Richard Pococke’s Travels in Egypt 1737-39
Born in England in 1704, with clergymen on both sides of his family, the early Egyptologist Richard Pococke began his church career in Waterford at the gift of his uncle, Thomas Milles, Bishop of Waterford & Lismore. His first preferment was as Precentor (or Chantor) of Lismore Cathedral (1725), after which he received several other appointments, but it was not until 1745, on his promotion as Private Chaplain to the Lord Lieutenant of Ireland, that he actually took up residence in the country.
Aged twenty-nine, and therefore considerably older than the norm, Pococke embarked on his first Grand Tour in 1733 with his younger cousin, Jeremiah Milles, and together they visited the usual cultural centres of France and Italy, culminating in a substantial sojourn in Rome. Recalled after only nine months, in order to allow Jeremiah Milles to take up an appointment as Precentor of Waterford Cathedral (1735), the cousins spent the next two years planning a more unusual second Grand Tour which would eventually take Pococke to Egypt and other parts of the Ottoman Empire. They set out in the summer of 1736 and travelled around central Europe, visiting the lesser-known countries of the Habsburg Empire, but their travels were interrupted for a second time, in the autumn of 1737, when Jeremiah Milles was persuaded to return to Waterford to tend to the bishop, who was suffering from gallstones - a condition from which he eventually died. The cousins parted company in Trento and Pococke, having obtained in Venice a Firman or Ottoman passport, embarked on a ship to Alexandria in what was to be one of the most intrepid voyages of the period.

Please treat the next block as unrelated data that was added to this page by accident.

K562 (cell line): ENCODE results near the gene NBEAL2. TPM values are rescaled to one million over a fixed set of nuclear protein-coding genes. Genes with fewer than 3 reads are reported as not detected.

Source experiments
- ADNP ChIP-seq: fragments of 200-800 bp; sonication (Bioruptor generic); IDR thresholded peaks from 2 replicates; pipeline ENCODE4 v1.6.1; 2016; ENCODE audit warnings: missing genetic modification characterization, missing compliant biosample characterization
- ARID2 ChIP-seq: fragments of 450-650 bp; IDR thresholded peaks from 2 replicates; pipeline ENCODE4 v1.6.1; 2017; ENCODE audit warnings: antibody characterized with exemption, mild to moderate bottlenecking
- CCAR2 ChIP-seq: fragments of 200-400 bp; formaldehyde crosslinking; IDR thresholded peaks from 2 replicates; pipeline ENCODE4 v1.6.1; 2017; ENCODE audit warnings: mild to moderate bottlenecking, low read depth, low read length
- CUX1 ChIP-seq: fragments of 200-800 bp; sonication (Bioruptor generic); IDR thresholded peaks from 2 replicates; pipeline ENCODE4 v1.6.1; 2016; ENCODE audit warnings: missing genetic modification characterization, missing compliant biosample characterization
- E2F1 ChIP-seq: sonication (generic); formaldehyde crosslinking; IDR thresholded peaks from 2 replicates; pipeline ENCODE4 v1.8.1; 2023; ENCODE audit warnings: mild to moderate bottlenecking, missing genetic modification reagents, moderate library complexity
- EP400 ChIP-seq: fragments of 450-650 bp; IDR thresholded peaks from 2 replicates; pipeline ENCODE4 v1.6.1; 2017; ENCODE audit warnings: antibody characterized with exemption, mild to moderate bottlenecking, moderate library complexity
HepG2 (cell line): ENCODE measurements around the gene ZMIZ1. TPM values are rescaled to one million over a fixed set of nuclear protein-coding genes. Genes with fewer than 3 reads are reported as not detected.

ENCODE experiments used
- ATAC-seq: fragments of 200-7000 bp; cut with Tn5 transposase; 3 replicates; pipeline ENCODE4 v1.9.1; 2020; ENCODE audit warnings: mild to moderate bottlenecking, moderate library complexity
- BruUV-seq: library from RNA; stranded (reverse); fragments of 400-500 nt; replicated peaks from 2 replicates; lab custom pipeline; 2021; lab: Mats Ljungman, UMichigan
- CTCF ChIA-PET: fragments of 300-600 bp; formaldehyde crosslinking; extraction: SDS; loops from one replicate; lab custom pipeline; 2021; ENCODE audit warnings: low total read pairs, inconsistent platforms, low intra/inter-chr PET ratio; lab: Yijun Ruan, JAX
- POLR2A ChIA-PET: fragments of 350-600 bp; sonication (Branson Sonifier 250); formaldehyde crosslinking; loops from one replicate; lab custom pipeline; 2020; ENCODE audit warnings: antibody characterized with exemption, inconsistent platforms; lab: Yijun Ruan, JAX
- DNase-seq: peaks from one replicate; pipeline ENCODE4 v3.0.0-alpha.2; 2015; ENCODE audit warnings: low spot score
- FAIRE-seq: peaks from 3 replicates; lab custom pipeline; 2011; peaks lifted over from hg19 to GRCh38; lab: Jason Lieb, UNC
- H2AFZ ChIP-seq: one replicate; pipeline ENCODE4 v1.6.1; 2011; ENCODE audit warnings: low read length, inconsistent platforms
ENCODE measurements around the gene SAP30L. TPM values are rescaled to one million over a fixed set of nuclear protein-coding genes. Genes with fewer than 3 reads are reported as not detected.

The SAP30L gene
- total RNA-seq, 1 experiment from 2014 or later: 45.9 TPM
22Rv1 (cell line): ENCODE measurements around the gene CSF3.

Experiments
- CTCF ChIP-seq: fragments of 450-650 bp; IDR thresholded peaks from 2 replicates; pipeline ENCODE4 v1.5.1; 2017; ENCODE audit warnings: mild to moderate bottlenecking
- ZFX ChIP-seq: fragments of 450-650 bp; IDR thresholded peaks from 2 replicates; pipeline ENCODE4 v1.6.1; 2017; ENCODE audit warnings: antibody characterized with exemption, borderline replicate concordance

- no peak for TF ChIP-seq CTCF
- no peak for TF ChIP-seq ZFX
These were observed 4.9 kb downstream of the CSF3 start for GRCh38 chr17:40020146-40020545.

Though he travelled throughout the whole of the Eastern Mediterranean, spending four years in Egypt, the Holy Land, Lebanon, Syria, the Greek Islands, Turkey and mainland Greece, he is best known for the scholarly and detailed observations he made on Egypt. With a tactical dedication to Henry Herbert, 9th Earl of Pembroke and Montgomery (the so-called “architect earl”), [Figure 1] these observations were presented in Volume 1 of his lavishly illustrated book, A Description of the East & some other Countries (1743). Though condemned by two rival writers of eastern travels - Dr Charles Perry (1743) and Rev. Thomas Shaw (1746) - Pococke’s publication was an immediate success and was followed by a second volume (1745) which described all the other places he had visited in the east.